Saturday, December 31, 2011

That's a wrap for "plenty"-eleven

After hosting the 2010 Winter Olympics last year, some of you thought Vancouver would revert to its old, boring self.

The year 2011 was anything but dull and kept us journalists on our toes.

The Stanley Cup riot on June 15 was the biggest local news story of the year and the ripple effects will continue in 2012 as accused rioters and looters are slowly prosecuted. Those of us who remembered 1994 were hoping for a victory parade instead of that ugly, four-letter word.

There was only one day better than the Vancouver Whitecaps' triumphant Major League Soccer debut under sunny skies at Empire Field on March 19. That was Nov. 27 when the B.C. Lions won the Grey Cup at home for the second time. The first time was Nov. 27, 1994. Yes, that year also included a riot by Canucks' fans.

B.C. Place Stadium reopened from a $563 million renovation on Sept. 30. The jury is still out on the engineering marvel and we don't know the final cost to taxpayers. Telus was supposed to become the naming rights sponsor; the deal mysteriously went sideways. A proposed mega-casino was supposed to help pay for the project, but an effective campaign forced city council to vote it down on April 19.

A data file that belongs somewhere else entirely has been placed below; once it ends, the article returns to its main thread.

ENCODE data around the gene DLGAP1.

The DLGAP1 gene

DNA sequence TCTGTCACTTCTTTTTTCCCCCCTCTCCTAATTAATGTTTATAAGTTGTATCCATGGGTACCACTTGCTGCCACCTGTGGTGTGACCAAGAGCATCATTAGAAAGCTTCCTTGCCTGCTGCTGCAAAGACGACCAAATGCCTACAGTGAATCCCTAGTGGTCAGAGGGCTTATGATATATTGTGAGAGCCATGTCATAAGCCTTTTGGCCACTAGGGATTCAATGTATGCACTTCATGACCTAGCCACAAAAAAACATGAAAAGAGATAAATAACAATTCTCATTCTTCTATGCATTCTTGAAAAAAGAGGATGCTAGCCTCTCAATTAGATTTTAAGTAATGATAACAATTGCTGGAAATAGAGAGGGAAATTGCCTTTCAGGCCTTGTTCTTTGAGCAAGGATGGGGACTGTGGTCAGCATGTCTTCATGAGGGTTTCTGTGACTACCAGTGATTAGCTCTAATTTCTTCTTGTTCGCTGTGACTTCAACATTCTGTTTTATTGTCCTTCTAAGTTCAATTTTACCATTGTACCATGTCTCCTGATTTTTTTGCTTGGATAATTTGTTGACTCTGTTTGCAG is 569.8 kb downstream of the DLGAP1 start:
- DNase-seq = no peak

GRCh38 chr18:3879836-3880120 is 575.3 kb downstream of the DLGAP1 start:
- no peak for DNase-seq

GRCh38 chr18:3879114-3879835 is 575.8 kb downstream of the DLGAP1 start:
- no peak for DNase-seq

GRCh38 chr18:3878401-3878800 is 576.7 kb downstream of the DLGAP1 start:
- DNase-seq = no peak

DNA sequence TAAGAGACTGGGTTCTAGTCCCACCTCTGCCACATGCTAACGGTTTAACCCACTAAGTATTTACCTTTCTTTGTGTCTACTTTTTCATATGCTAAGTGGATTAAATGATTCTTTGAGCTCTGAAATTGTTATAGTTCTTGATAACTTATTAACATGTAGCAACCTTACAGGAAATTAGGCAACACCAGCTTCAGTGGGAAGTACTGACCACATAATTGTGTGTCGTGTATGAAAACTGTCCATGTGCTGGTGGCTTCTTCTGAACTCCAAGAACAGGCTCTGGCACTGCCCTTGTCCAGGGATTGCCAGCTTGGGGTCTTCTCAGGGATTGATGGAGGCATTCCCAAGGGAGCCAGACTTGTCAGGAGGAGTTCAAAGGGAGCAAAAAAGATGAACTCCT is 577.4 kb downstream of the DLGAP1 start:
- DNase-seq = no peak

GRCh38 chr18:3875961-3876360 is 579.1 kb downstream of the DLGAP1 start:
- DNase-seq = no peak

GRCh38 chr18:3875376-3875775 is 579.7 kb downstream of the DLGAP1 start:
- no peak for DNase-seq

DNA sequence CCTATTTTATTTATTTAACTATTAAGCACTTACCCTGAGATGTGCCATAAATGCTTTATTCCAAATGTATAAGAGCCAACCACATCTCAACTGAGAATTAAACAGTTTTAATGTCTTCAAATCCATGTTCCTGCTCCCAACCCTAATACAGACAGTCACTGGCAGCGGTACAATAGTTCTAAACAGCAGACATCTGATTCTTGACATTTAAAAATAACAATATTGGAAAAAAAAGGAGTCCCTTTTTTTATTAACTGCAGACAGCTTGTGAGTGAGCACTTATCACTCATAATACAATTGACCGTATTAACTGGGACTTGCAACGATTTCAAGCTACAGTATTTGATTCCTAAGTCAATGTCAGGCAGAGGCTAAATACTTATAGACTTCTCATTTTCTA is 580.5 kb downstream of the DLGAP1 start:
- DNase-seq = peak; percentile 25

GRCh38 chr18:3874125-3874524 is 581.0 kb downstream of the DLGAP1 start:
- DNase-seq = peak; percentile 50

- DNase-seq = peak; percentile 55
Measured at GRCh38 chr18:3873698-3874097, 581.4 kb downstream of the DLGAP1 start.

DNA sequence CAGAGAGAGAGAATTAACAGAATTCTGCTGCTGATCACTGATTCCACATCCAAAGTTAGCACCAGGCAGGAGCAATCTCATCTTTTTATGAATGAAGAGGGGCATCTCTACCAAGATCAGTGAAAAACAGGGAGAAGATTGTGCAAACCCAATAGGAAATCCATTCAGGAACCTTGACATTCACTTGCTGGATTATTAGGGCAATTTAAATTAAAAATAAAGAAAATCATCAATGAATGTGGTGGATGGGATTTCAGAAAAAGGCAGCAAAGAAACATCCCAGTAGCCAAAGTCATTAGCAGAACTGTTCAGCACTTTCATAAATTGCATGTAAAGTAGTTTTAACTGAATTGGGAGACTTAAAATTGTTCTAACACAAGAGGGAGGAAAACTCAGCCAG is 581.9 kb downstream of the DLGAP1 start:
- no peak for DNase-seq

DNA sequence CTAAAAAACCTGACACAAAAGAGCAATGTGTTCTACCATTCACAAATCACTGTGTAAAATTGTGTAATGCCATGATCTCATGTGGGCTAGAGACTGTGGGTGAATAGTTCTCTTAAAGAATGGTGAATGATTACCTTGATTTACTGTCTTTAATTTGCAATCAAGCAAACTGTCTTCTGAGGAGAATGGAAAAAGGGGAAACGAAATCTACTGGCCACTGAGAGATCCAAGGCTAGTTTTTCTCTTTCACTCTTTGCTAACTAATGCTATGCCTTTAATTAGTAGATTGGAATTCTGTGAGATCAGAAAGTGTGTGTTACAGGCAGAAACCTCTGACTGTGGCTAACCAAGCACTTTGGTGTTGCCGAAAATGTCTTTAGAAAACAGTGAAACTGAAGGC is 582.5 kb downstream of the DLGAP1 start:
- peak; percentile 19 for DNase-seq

The Occupy movement provided citizens across the broad political spectrum a chance to come together Oct. 15 at the Vancouver Art Gallery's north plaza to vent their frustration at the varying degrees of government action and inaction with the problem of so-called crony capitalism. The movement was part of a broader wave of global rage against corruption that toppled dictators. What next?

There were elections. Federal on May 2 and municipal on Nov. 19. Prime Minister Stephen Harper's Conservatives got a majority and Mayor Gregor Robertson's Vision Vancouver got three more years. On both counts, however, turnout was disappointing. Civic independents in Vancouver are pondering an alliance to neuter the influence of the real estate development lobby on governing Vision Vancouver and the opposition Non-Partisan Association. A desired fall provincial vote was scuttled by new Premier Christy Clark on Aug. 31. Clark was installed by the B.C. Liberal Party in February to replace Gordon Campbell. Clark has done little governing and plenty of campaigning. Evidently, you can take the host out of the talkshow, but you can't take the talkshow out of the host.

Power to the people who defeated the Hated Sales Tax. A mail-in ballotseemingly engineered to give the government the result it wanted -- to keep the Harmonized Sales Tax -- resulted in 54.73 percent of voters opting to quash the tax. The two Dutch Bills -- right-winger Vander Zalm and left-winger Tieleman -- celebrated at Jack Poole Plaza, in the shadow of the Olympic cauldron, on Aug. 26.

Alas, Tieleman (and others like Alex Tsakumis) still hope and wait for an inquiry into the corrupt sale of B.C. Rail.

Here's wishing Premier Clark has a courageous change of heart and orders one in 2012.

Families want jobs, but they also deserve a transparent government they can trust.

Happy New Year. Play hard and play fair in 2012.

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